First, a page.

How to build a strong immune system foundation
Encourage healthy habits from an early age, as this will help your child build a strong foundation for his immune system. This builds up his immunity early, reducing the risk of a variety of infections. If you are looking for shortcuts or an easy way to build up the immune system, the answer is there’s none.
The status of our immune system is influenced by many factors such as genetics, environmental exposure, dietary intake, personal hygiene, co-existing of chronic disease, certain stress hormones like cortisol, and even one’s sleep-wake cycle of circadian rhythms.
There are some things parents can do to help children develop a stronger immune system. First of all, pay attention to the following (but don’t forget that they also apply to you):
A healthy diet for good gut health:
Start with a balanced and varied diet rich in fruits, vegetables and whole grains. Encourage your child to “eat a rainbow” when it comes to fruits and vegetables as this provides the immune system with most of the nutrients it needs to be strong and produce antibodies needed to fight diseases. This also benefits the gut microbiota and helps keep them healthy, regulate their composition and diversity, as well as help maintain the balance of good vs bad bacteria. Some children can be picky so try serving fruits/whole grains mixed with other ingredients. Bananas, apples, oats, onions, chopped green leafy vegetables and barley which are rich in prebiotics that feed the good bacteria can easily be added into children’s meals.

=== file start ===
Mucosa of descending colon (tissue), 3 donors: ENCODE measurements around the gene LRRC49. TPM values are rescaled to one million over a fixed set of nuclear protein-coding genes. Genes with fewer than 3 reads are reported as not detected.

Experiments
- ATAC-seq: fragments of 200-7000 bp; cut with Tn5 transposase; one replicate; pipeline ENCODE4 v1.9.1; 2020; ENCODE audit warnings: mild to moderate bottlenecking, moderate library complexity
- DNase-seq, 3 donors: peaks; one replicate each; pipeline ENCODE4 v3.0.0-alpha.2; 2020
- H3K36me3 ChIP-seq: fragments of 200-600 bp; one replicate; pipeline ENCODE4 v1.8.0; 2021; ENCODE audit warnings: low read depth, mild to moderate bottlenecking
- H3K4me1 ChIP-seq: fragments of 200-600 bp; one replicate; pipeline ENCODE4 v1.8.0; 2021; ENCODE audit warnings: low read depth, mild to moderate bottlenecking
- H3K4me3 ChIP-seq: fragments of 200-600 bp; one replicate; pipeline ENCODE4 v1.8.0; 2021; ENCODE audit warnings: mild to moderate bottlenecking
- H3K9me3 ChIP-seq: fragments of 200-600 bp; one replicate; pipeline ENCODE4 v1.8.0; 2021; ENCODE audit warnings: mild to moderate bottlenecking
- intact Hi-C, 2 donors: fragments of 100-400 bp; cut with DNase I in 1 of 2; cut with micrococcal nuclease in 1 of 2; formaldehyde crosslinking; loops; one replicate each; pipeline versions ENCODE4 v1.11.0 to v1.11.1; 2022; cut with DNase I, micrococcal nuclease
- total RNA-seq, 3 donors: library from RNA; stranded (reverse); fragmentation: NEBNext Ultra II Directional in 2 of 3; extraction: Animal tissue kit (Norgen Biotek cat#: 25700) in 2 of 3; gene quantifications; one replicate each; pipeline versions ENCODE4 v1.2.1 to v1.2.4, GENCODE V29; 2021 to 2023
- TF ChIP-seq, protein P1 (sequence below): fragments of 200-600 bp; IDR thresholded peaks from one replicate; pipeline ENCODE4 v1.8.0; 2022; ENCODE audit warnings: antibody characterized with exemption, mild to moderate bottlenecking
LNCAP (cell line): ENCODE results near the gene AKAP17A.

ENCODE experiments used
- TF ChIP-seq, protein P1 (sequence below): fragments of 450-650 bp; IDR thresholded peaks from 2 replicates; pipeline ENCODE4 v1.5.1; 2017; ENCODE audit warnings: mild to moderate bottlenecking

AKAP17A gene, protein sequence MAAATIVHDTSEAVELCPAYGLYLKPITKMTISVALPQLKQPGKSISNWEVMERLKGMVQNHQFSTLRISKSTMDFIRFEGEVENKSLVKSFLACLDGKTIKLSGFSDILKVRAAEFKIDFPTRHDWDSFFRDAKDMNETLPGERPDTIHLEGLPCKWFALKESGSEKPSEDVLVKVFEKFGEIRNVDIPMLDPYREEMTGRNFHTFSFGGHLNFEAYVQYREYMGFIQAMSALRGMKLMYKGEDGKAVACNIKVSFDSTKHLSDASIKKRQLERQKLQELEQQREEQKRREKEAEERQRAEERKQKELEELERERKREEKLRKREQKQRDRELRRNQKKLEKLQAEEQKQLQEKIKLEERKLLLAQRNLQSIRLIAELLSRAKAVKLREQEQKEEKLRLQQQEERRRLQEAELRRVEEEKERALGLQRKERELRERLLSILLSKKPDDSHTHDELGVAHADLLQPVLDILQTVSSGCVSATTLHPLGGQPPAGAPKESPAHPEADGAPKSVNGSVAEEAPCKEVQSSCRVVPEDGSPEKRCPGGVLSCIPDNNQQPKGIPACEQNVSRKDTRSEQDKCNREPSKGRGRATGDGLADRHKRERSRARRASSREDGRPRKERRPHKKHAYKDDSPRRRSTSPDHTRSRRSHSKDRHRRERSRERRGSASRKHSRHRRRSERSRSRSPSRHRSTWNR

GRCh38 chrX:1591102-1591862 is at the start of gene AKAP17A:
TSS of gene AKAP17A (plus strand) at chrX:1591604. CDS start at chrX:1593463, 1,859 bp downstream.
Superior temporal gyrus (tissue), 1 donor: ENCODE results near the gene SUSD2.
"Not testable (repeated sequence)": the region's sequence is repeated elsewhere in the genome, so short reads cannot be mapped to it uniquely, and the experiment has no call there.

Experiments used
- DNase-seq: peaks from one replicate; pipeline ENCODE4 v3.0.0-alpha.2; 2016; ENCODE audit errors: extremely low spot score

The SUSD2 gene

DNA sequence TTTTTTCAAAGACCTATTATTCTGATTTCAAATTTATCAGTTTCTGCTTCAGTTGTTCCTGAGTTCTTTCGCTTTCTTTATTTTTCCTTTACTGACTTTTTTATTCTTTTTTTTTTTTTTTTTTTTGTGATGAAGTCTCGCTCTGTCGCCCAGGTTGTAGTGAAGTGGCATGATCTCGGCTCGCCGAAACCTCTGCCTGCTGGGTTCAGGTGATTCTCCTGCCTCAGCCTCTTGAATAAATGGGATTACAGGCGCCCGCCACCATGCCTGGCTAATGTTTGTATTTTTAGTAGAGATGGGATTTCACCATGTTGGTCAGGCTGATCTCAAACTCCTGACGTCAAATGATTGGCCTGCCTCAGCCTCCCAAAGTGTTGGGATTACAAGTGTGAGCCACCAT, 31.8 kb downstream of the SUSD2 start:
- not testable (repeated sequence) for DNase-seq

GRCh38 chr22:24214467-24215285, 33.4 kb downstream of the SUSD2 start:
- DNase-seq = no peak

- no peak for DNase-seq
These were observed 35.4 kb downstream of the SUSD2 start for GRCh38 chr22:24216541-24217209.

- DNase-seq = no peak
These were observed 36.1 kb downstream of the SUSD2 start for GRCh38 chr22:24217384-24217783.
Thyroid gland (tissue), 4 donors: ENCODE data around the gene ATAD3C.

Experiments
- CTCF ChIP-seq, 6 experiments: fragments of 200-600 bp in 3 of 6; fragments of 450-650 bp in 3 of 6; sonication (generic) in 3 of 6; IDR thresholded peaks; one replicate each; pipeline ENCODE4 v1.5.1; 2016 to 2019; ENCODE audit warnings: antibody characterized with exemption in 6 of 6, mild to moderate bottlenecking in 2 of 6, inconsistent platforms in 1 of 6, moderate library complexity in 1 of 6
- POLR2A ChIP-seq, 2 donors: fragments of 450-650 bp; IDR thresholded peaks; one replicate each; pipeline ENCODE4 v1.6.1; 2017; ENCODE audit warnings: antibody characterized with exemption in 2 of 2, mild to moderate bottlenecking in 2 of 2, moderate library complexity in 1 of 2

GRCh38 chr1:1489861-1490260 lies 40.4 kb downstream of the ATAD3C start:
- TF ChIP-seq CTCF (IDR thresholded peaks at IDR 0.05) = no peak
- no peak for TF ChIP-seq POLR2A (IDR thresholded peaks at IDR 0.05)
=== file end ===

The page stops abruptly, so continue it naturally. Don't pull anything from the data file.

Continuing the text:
What to avoid:
Certain foods can cause gut dysbiosis, which essentially means the balance of good vs bad bacteria becomes skewed in the bad bacteria’s favour. So it’s best to avoid unhealthy, high fat and high sugar foods as this can lead to an imbalance, which in the long run may disturb the digestive system.
Drink plenty of water:
Encourage your child to drink plenty of plain water to stay well hydrated. This is important as water aids food digestion, bowel movement and will also promote the balance of good bacteria in the gut.
Keep gut microbiota balanced: